An immigrant relates unique work experiences in the hopes of helping those currently struggling.
For those whose work experiences have them wondering if common sense was left in the parking lot, Alec Aaron is here to sympathize. His memoir, If the Gods Are Not Crazy, Then Surely These Corporate Executives Are, recounts his experiences as a minority in corporate America, highlighting illogic and surprise.
Aaron was born and raised in Trinidad. After completing high school and receiving his undergraduate degree from the University of the West Indies, he came to the United States and earned two master’s degrees from the University of Michigan. While there, he began to experience issues with how American corporations dealt with what they considered his “unusual” background. Interviewers questioned the quality of his high school and undergraduate careers, ignoring the fact that both were good enough to gain him acceptance into the University of Michigan.
The absurdity didn’t stop once he was on the job, either. He was once told on a Monday that he was exceptional at his job, only to be placed on probation on Friday for poor performance. Aaron injects humor into some of his stories—he nicknames one co-worker MT for “Must be Tripping”—and writes with obvious passion about his subject.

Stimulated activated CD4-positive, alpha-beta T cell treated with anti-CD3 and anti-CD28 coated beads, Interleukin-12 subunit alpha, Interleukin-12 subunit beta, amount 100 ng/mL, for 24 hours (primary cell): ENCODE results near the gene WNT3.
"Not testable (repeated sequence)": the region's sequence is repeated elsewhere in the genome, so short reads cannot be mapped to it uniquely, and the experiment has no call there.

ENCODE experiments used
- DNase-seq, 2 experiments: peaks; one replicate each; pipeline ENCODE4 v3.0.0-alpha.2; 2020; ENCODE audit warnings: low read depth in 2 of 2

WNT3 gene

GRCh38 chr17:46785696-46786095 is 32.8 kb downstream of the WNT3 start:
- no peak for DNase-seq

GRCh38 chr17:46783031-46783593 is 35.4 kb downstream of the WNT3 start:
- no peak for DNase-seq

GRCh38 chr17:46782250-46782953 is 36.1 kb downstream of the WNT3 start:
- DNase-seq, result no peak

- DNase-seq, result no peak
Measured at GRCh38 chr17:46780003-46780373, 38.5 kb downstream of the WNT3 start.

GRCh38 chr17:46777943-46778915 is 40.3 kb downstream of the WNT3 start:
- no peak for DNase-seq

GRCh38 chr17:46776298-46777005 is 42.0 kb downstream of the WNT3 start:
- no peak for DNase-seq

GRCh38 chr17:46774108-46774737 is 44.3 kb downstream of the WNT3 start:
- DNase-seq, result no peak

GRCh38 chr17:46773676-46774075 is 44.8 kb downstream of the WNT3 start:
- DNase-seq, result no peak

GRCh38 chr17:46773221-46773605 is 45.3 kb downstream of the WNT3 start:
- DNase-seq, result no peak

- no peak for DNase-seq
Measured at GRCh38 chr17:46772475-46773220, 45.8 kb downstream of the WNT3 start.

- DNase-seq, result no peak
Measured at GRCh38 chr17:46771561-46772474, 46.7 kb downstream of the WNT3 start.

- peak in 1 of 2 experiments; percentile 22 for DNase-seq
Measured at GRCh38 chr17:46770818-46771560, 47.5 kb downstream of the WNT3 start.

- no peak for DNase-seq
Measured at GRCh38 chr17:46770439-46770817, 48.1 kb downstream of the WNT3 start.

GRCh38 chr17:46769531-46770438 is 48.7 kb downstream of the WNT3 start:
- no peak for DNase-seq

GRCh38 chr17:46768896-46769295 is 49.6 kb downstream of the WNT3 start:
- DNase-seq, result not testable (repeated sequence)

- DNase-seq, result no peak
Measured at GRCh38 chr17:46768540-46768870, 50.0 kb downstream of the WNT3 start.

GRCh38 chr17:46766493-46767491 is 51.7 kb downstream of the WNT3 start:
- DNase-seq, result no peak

Though Aaron shares many anecdotes from his life in the workforce, they are often very short, vague accounts. The book expresses hope that sharing his experiences will help other minority or immigrant job-seekers avoid the same issues that Aaron faced. Still, discerning the precise nature of those difficulties is sometimes a difficult task.
In one case, Aaron takes exception to a manager telling another manager that “Alec does not cause any trouble; he comes to work on time and does his work.” Aaron questions why the man would use his name and “trouble” in the same sentence: “Is this some type of corporate profiling as opposed to racial profiling? A combination of the two is the possible answer.” The relation of this event, though, does not include enough detail to make Aaron’s suppositions seem wholly substantiated. The question of whether his reactions are proportional recurs throughout. In addition, there doesn’t seem to be a clear order to which the anecdotes are told, which is disorienting.
If the Gods Are Not Crazy relates unique experiences from the business world of the 1980s and 1990s, with an eye toward helping those who may be struggling with difficult work situations themselves.
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